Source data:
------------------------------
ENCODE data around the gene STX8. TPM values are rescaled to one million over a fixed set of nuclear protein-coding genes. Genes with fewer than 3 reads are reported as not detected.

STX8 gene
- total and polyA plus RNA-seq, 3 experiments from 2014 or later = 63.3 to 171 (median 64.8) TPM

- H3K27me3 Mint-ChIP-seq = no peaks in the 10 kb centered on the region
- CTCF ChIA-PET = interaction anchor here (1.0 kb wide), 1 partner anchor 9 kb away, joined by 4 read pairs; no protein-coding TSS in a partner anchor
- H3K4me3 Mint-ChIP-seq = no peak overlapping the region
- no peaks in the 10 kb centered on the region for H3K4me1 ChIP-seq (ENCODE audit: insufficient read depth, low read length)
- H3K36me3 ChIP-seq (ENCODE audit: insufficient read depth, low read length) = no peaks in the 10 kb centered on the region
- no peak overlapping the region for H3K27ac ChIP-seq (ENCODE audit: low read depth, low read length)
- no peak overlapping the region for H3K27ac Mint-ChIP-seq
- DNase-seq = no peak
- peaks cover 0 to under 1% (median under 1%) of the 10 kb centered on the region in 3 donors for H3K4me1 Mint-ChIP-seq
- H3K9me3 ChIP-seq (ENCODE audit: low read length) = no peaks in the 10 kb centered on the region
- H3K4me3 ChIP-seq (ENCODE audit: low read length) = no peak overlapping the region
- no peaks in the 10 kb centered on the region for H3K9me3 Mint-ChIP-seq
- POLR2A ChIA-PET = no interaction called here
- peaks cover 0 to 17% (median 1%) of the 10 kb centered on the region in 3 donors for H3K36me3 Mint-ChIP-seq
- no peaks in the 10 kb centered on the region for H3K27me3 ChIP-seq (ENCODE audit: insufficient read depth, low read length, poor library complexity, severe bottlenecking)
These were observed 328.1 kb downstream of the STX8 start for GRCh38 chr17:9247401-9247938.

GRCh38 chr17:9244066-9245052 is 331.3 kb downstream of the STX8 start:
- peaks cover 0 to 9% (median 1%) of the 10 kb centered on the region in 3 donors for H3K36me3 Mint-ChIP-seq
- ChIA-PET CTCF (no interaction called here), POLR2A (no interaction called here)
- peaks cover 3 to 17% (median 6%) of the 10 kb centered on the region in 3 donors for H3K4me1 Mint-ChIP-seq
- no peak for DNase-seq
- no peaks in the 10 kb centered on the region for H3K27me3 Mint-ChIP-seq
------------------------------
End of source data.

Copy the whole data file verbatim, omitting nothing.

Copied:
ENCODE data around the gene STX8. TPM values are rescaled to one million over a fixed set of nuclear protein-coding genes. Genes with fewer than 3 reads are reported as not detected.

STX8 gene
- total and polyA plus RNA-seq, 3 experiments from 2014 or later = 63.3 to 171 (median 64.8) TPM

- H3K27me3 Mint-ChIP-seq = no peaks in the 10 kb centered on the region
- CTCF ChIA-PET = interaction anchor here (1.0 kb wide), 1 partner anchor 9 kb away, joined by 4 read pairs; no protein-coding TSS in a partner anchor
- H3K4me3 Mint-ChIP-seq = no peak overlapping the region
- no peaks in the 10 kb centered on the region for H3K4me1 ChIP-seq (ENCODE audit: insufficient read depth, low read length)
- H3K36me3 ChIP-seq (ENCODE audit: insufficient read depth, low read length) = no peaks in the 10 kb centered on the region
- no peak overlapping the region for H3K27ac ChIP-seq (ENCODE audit: low read depth, low read length)
- no peak overlapping the region for H3K27ac Mint-ChIP-seq
- DNase-seq = no peak
- peaks cover 0 to under 1% (median under 1%) of the 10 kb centered on the region in 3 donors for H3K4me1 Mint-ChIP-seq
- H3K9me3 ChIP-seq (ENCODE audit: low read length) = no peaks in the 10 kb centered on the region
- H3K4me3 ChIP-seq (ENCODE audit: low read length) = no peak overlapping the region
- no peaks in the 10 kb centered on the region for H3K9me3 Mint-ChIP-seq
- POLR2A ChIA-PET = no interaction called here
- peaks cover 0 to 17% (median 1%) of the 10 kb centered on the region in 3 donors for H3K36me3 Mint-ChIP-seq
- no peaks in the 10 kb centered on the region for H3K27me3 ChIP-seq (ENCODE audit: insufficient read depth, low read length, poor library complexity, severe bottlenecking)
These were observed 328.1 kb downstream of the STX8 start for GRCh38 chr17:9247401-9247938.

GRCh38 chr17:9244066-9245052 is 331.3 kb downstream of the STX8 start:
- peaks cover 0 to 9% (median 1%) of the 10 kb centered on the region in 3 donors for H3K36me3 Mint-ChIP-seq
- ChIA-PET CTCF (no interaction called here), POLR2A (no interaction called here)
- peaks cover 3 to 17% (median 6%) of the 10 kb centered on the region in 3 donors for H3K4me1 Mint-ChIP-seq
- no peak for DNase-seq
- no peaks in the 10 kb centered on the region for H3K27me3 Mint-ChIP-seq